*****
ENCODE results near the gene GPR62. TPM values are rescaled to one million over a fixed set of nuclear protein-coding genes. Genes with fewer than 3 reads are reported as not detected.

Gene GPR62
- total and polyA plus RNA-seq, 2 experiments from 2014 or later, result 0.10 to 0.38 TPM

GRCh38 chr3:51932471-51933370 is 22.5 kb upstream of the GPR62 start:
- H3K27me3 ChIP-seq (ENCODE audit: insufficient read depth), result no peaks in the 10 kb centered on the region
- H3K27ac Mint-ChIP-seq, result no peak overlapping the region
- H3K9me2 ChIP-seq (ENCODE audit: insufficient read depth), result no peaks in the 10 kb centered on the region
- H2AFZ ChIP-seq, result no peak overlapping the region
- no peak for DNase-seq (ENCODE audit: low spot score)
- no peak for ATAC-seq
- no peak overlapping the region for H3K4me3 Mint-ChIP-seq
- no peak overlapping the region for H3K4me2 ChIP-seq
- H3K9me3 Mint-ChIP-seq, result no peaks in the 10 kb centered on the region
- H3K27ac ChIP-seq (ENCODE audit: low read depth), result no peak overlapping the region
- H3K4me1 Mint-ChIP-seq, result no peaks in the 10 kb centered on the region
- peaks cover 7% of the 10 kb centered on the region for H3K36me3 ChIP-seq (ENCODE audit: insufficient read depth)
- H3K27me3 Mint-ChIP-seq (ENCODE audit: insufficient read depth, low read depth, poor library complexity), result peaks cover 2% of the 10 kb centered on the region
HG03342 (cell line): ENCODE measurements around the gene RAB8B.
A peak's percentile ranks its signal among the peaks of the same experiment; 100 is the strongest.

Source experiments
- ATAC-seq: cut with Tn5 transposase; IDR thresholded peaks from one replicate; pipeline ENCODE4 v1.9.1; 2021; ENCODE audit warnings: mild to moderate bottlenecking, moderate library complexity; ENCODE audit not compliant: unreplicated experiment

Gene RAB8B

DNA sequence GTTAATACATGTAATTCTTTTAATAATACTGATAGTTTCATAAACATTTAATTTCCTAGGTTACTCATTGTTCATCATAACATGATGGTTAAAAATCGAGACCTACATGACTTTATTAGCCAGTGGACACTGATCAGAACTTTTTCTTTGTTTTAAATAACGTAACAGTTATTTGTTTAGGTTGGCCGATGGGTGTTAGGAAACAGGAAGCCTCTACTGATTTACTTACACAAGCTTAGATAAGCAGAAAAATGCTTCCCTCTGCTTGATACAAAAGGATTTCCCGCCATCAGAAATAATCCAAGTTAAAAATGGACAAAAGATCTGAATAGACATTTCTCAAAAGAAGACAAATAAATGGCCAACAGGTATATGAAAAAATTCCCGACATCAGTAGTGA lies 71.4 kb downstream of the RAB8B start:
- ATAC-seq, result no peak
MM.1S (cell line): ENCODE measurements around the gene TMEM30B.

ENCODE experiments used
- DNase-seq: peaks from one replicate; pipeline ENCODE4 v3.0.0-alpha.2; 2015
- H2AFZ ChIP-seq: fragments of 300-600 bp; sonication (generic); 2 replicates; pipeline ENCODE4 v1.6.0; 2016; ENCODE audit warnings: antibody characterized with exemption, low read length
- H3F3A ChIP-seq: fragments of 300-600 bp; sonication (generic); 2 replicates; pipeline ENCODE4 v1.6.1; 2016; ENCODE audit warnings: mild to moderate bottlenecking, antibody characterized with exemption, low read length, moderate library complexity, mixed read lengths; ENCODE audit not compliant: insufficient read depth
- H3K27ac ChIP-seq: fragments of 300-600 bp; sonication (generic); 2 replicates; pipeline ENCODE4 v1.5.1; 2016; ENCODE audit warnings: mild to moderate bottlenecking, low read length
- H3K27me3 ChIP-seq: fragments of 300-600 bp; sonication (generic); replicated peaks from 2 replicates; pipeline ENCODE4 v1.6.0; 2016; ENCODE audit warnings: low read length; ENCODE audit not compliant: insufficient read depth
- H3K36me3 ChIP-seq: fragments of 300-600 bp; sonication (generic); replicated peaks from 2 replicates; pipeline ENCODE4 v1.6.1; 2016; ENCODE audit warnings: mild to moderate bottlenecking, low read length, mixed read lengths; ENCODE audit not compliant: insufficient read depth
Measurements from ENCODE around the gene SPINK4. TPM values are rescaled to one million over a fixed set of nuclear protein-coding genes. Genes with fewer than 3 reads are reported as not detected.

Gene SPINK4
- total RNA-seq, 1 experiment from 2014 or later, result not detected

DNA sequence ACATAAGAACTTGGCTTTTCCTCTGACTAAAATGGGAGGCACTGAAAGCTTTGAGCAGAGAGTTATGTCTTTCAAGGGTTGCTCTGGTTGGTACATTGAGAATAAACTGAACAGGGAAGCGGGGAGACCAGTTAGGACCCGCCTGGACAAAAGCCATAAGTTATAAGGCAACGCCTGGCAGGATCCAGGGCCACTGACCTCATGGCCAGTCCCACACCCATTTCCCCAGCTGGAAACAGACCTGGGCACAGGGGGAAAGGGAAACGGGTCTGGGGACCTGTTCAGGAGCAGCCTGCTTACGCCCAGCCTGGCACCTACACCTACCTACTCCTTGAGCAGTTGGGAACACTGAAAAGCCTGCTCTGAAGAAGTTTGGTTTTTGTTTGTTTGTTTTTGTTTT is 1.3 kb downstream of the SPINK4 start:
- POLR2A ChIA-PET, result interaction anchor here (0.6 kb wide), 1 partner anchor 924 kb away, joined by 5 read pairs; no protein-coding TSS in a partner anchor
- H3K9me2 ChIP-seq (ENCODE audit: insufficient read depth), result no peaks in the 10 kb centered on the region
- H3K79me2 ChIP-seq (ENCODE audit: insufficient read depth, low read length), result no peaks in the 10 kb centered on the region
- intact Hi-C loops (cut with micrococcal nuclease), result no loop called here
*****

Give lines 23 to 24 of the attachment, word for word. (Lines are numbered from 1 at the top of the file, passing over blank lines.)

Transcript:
DNA sequence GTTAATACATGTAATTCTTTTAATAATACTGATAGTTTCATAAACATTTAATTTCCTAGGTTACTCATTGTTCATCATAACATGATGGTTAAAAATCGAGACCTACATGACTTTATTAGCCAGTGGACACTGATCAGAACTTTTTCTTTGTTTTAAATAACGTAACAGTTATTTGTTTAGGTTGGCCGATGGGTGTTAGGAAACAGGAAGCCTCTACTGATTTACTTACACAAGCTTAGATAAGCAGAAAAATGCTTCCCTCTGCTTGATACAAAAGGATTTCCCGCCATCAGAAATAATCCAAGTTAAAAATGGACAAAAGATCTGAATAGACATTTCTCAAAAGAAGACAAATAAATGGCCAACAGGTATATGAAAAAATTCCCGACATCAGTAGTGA lies 71.4 kb downstream of the RAB8B start:
- ATAC-seq, result no peak